China to repay customers hit by bank scam that sparked protests | Crime


Regulator says customers at five rural banks whose funds have been frozen since April will get their money back from Friday.

Chinese authorities have promised to repay bank customers victimised by a financial scandal that has sparked rare public protests in central China.

Customers at five rural banks in Henan and Anhui provinces whose funds have been frozen since April will get their money back, the national banking regulator said in a statement on Monday.

Clients with deposits of up to 50,000 yuan ($7,442) will be repaid starting on Friday, the China Banking and Insurance Regulatory Commission said, with arrangements for repaying other customers to be announced separately.

Fundings involved in “illegal or criminal” activity will initially not be repaid, the regulator said.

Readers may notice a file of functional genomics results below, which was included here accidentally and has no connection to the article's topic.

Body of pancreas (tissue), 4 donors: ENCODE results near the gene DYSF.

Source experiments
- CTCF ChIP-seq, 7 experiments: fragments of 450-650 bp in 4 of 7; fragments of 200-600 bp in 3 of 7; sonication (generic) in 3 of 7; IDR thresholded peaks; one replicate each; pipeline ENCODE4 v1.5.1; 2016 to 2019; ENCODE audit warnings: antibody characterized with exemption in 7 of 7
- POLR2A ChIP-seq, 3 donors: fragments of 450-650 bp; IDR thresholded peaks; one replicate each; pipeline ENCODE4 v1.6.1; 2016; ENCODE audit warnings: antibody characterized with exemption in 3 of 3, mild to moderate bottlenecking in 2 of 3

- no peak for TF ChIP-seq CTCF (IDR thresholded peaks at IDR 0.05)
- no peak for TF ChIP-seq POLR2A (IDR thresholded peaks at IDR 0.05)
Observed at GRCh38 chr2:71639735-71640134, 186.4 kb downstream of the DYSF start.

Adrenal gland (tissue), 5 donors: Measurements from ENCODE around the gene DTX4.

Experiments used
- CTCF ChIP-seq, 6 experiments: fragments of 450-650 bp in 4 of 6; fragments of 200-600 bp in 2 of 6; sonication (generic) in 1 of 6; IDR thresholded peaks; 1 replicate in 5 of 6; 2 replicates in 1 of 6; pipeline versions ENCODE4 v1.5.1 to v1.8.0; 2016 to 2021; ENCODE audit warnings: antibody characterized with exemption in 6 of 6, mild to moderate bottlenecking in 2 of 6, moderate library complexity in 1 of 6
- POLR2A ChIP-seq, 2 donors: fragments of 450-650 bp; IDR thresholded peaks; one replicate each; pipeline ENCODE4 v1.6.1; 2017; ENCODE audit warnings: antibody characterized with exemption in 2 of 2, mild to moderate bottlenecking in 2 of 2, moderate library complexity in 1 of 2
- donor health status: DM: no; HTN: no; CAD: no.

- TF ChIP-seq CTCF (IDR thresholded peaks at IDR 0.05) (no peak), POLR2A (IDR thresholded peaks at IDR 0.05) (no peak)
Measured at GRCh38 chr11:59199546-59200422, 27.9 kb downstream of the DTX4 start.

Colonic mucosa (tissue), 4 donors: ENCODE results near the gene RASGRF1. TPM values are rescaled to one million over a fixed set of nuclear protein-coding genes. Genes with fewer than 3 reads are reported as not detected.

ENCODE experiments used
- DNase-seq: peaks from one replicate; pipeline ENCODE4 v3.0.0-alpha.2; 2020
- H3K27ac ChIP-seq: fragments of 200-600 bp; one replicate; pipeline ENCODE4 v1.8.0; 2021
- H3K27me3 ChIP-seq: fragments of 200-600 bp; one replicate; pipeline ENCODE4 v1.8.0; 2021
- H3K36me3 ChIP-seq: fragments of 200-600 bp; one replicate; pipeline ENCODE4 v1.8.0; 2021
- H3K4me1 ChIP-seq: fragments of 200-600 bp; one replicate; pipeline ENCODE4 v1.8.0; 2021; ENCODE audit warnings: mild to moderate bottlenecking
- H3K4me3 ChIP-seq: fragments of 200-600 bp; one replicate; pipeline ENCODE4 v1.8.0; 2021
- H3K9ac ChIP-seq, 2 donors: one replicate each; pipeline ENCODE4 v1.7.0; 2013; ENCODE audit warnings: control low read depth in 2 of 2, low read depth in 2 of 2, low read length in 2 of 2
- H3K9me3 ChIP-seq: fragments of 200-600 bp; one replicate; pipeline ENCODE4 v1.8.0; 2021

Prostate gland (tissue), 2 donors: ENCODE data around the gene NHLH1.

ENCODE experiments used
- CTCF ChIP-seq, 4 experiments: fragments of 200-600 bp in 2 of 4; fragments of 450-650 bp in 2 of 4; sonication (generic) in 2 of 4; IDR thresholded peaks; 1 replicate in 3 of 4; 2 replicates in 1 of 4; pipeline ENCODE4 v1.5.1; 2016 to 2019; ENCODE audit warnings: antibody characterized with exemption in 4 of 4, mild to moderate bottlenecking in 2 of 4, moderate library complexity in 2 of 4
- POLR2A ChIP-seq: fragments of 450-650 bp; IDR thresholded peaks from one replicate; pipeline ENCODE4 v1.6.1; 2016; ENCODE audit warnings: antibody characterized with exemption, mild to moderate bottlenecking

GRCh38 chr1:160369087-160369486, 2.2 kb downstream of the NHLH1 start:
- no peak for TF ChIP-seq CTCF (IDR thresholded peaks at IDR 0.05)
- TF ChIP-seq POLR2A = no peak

The announcement comes after police on Sunday said they arrested a number of suspects alleged to have taken control of several banks through a group company and made illicit transfers through fictitious loans.

The banking scandal, which is believed to be one of China’s biggest financial scams, has sparked a series of ever protests in recent months that authorities have met with force.

On Sunday, an estimated 1,000 depositors gathered outside People’s Bank of China in the city of Zhengzhou to demand their money back, following similar demonstrations in May and June.

Videos circulating online showed demonstrators being beaten and dragged by unidentified men dressed in white.

Some protesters have accused local police and officials of colluding with the banks, including by using the country’s COVID health pass to restrict them from public places.

In June, authorities in Zhengzhou punished five officials for changing the health codes of more than 1,300 customers to prevent them from using public transport and entering public spaces.

Public protests are relatively rare in China, where dissent is tightly controlled by the ruling Communist Party.

Aggrieved citizens are, nonetheless, sometimes able to organise large demonstrations, risking arrest and prosecution in the country’s opaque judicial system, which says lacks independence from Beijing.



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